The aims of this project are to develop and maintain a community-based partnership committed to improving construction safety and health in Lawrence, Massachusetts, an area with a largely Hispanic immigrant workforce and contractors with varying levels of knowledge and resources;apply a community-based participatory approach to adapt organizational and technical interventions for fall prevention and silica exposure prevention to the study setting;implement the interventions developed and evaluate their effectiveness at reducing silica exposure and fall hazards;diffuse effective approaches to protecting Hispanic construction worker health throughout the Lawrence metropolitan area;and institutionalize a community-university-employer-labor partnership that combines the skills and resources of all members to protect the health of vulnerable workers over the long term. The research design follows a 12-stage process adapted from community-based participatory research for workplace intervention studies. It systematically involves community, university, business, and labor partners in all stages of the research from community assessment and problem definition through intervention development, data collection, and dissemination of findings. The intervention study component applies a quasi-experimental crossover design to involve two groups of employers in programs to prevent exposure to silica dust and fall hazards, in which each group acts as a control group for the other. Data will be collected to assess changes in hazards present on construction sites as well as on the effectiveness of each component of the partnership process. Its major strength is the involvement of many sectors of the construction industry and experts in construction safety, immigrant safety and health, and worker education. This study is highly relevant to public health because Hispanic construction workers, a growing percentage of the U.S. workforce, suffer exceptionally high rates of fatal and disabling falls at work, yet few programs have demonstrated success at reducing fall hazards. Hispanic workers are also exposed to high levels of dusts, such as silica, that are associated with disabling and fatal lung diseases. The social, cultural, economic, legal, and linguistic issues confronting Hispanic construction workers present challenges and opportunities to developing innovative occupational health interventions.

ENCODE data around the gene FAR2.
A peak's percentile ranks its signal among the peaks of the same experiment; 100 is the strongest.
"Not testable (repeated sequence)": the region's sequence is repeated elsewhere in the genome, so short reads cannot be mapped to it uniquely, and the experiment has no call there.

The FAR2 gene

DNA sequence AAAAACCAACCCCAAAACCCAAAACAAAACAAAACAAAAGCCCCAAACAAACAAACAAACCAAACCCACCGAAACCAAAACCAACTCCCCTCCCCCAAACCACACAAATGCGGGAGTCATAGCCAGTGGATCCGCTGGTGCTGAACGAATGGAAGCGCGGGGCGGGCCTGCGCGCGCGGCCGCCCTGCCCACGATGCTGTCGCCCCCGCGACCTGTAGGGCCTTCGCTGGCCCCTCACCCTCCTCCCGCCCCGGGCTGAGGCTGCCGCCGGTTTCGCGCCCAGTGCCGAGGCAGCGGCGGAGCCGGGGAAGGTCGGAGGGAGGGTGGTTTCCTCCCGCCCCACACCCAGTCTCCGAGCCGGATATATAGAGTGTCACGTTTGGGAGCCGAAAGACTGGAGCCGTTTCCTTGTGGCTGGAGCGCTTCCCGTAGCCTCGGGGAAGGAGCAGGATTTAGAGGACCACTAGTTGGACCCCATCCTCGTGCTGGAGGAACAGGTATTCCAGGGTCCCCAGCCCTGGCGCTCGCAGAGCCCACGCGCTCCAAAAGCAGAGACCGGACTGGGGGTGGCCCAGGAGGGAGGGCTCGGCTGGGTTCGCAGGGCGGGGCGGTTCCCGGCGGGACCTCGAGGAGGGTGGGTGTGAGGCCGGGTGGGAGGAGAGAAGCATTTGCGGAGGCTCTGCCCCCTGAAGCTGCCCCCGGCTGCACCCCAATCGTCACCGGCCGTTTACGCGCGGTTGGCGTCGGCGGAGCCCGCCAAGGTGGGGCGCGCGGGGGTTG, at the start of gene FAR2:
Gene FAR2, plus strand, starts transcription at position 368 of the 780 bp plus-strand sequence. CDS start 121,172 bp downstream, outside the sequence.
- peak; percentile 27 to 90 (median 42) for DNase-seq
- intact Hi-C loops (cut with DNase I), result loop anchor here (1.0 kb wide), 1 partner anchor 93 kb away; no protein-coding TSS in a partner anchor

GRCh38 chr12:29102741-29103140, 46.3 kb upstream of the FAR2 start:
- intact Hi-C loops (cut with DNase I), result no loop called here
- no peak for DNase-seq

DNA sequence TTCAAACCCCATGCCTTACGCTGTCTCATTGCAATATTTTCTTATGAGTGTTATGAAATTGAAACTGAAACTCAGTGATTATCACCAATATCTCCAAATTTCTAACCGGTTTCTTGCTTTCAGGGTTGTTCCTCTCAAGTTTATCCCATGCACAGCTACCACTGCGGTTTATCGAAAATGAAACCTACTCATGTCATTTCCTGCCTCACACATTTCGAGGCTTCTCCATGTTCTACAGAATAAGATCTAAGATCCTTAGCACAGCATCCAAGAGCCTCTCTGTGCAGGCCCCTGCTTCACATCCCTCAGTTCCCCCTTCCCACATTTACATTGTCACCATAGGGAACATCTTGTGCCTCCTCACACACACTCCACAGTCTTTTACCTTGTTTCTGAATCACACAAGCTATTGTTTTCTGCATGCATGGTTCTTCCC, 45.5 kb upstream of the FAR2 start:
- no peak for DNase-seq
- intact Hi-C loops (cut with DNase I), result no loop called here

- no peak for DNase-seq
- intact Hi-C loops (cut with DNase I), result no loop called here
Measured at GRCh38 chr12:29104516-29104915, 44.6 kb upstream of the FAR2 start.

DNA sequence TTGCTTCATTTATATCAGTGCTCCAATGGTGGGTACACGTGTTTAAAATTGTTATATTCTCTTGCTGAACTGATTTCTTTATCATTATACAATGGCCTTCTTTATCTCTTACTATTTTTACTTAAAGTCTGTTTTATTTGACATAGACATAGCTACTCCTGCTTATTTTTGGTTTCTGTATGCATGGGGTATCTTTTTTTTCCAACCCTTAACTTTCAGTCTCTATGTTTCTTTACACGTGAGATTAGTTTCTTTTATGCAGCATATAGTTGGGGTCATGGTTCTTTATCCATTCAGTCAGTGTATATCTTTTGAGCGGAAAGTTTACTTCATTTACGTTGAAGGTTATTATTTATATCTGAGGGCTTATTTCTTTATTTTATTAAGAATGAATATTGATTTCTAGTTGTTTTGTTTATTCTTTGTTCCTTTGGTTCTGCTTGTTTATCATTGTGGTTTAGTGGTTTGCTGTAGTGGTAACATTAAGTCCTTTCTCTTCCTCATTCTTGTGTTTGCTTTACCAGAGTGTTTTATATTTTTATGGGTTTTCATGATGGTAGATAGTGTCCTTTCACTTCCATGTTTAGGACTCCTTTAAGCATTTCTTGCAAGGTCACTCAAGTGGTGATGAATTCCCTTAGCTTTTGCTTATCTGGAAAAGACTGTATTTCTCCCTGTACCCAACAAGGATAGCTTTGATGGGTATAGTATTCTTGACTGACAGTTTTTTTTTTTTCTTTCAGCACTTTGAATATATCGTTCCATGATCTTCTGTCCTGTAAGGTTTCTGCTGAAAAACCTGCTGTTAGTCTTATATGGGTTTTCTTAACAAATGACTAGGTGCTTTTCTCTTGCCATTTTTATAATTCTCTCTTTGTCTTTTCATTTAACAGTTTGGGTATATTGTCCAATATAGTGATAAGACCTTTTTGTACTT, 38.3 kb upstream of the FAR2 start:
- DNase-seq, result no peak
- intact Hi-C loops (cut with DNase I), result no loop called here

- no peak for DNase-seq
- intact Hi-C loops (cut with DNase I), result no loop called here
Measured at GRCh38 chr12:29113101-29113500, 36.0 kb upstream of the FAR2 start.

|Marin, Luz S; Cifuentes, Manuel; Roelofs, Cora (2015) Results of a community-based survey of construction safety climate for Hispanic workers. Int J Occup Environ Health 21:223-31|
|Martinez, Linda Sprague; Ndulue, Uchenna J; Brunette, Maria J (2012) Lessons Learned from the Protección en Construcción Community Research Partnership. Int Public Health J 4:275-284|
|Roelofs, Cora; Sprague-Martinez, Linda; Brunette, Maria et al. (2011) A qualitative investigation of Hispanic construction worker perspectives on factors impacting worksite safety and risk. Environ Health 10:84|